Earlier this week, my wife went for her post-Christmas shopping extravaganza at our local Target store armed with my credit card and wide eyes and dreams of big deals.
When she came home to me watching the kids, imagine my surprise when she pulled something from the bag that got me excited.
What was this amazing and captivating item? It was a Pepsi Cola can?
If you haven’t seen them yet, Pepsico has produced two throwback cans this holidays season. One is the classic red, white and blue can I grew up with and the other is the down-home country bumpkin Mountain Dew can. Each is for a limited time only and includes soda made with – hold your hat – real sugar. That’s right, not corn syrup like all soda is today. Instead, it’s truly old school using pure cane sugar.
The term throwback isn’t new, of course. All three major league sports leagues – the NFL, MLB and NBA – coined the phrase when they learned us fans would fork over a premium to buy old jerseys from our team’s yesteryear. I, for one, have several ranging from my brown “Taco Bell” 1984 San Diego Padres Steve Garvey jersey, to my 1963 Lance “Bambi” Alworth Chargers jersey.
Other marketing departments at big brands have recognized that we all love to reminisce about days long ago. Days when we were skinnier, happier, and younger.
As a marketer, I am fascinated by this. Brands often move forward to keep up with the times to only run “throwback” promotions that create demand and new excitement for their products. For those that lived them originally, they bring back good memories. For those that don’t remember them, the nostalgia and “newness” of the old branding is exciting.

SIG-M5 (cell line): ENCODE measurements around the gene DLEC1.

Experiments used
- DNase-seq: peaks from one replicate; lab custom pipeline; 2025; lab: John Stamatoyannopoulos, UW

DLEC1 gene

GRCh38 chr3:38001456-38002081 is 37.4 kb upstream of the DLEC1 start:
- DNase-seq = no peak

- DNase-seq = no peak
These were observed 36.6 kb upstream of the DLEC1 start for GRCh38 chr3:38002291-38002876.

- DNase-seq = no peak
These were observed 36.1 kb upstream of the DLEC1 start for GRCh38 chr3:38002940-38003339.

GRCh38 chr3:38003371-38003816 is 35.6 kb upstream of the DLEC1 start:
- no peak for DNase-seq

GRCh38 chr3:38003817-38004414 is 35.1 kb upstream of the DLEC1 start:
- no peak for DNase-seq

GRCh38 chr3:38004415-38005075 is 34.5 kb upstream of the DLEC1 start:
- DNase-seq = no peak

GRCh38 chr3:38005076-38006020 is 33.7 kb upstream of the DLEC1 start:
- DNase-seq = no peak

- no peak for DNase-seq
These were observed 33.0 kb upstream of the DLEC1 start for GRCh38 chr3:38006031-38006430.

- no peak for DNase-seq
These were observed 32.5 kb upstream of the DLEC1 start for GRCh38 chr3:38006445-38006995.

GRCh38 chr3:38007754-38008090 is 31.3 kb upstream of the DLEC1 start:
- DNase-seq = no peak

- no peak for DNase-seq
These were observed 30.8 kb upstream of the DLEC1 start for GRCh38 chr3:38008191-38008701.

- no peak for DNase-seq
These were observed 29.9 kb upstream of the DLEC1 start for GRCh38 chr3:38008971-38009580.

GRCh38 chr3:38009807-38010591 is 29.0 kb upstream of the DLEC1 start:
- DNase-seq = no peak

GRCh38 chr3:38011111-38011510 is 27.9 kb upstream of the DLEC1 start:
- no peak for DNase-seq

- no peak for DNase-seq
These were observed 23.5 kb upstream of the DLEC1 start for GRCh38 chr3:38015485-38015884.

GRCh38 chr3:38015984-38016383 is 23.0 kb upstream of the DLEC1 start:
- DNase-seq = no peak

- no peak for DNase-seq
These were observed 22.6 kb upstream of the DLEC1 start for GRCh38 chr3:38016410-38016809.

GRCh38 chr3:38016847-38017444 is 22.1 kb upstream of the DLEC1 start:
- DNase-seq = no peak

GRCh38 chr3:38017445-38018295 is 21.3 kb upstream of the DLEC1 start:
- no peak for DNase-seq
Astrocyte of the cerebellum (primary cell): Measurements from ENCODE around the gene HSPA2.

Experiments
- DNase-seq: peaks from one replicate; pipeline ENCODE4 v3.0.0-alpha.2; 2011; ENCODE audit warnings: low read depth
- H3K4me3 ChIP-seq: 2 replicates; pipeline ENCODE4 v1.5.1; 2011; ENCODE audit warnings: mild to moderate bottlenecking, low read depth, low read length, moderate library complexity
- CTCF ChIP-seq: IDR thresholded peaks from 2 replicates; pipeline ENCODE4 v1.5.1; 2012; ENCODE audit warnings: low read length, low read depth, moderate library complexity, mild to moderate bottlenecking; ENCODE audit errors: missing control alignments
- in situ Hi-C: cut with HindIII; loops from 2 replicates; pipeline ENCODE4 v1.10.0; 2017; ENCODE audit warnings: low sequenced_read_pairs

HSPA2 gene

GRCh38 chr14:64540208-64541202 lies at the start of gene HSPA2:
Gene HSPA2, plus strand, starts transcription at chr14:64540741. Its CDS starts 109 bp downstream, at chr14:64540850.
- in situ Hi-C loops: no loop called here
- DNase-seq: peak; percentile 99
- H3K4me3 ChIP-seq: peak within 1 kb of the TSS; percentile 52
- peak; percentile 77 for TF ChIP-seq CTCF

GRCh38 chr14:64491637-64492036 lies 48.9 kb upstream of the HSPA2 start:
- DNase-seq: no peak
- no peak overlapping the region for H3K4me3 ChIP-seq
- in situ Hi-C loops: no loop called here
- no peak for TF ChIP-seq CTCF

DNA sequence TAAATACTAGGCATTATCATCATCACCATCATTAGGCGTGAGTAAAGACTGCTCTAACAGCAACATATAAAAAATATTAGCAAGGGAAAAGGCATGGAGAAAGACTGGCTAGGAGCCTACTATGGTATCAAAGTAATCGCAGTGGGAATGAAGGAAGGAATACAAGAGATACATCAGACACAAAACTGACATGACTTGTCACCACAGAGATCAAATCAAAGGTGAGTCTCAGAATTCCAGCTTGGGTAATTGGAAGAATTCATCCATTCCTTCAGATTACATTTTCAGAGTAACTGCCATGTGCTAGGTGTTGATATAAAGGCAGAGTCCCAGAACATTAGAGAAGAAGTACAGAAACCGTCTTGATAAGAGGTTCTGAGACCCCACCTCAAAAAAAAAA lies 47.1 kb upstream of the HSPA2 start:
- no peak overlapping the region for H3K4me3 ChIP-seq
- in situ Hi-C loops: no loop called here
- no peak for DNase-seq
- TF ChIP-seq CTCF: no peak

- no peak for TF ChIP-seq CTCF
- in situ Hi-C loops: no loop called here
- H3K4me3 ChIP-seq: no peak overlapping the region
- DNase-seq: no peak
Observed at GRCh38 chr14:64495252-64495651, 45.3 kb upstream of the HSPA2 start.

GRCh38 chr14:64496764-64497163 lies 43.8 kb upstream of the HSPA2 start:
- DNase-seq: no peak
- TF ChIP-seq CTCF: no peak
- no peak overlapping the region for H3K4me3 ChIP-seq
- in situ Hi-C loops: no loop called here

In the case of Pepsi, I have to wonder Â it’s a test too. With many people now demanding products made with natural products, is this a test ballon wrapped in a nostalgic wrapper? Could the minds at Pepsi being testing us? 7-up changed back to original and all natural ingredients a few years ago and sales have been up a bit.
I am not sure but it’s very interesting to me when companies go back to old labels or brands. It also makes me wonder more and more why we – as consumers – insist good brands with good products change their visual marketing to please us. Why should we demand change if the product continues to be all that we remember?
I for one would love soda, which we know will never be healthy, to go back to its original natural ingredients. That way when we do splurge, we know it’s not on high fructose corn syrup.
But one day, perhaps my kids will be writing a blog post on how they miss HFCS. Can you imagine?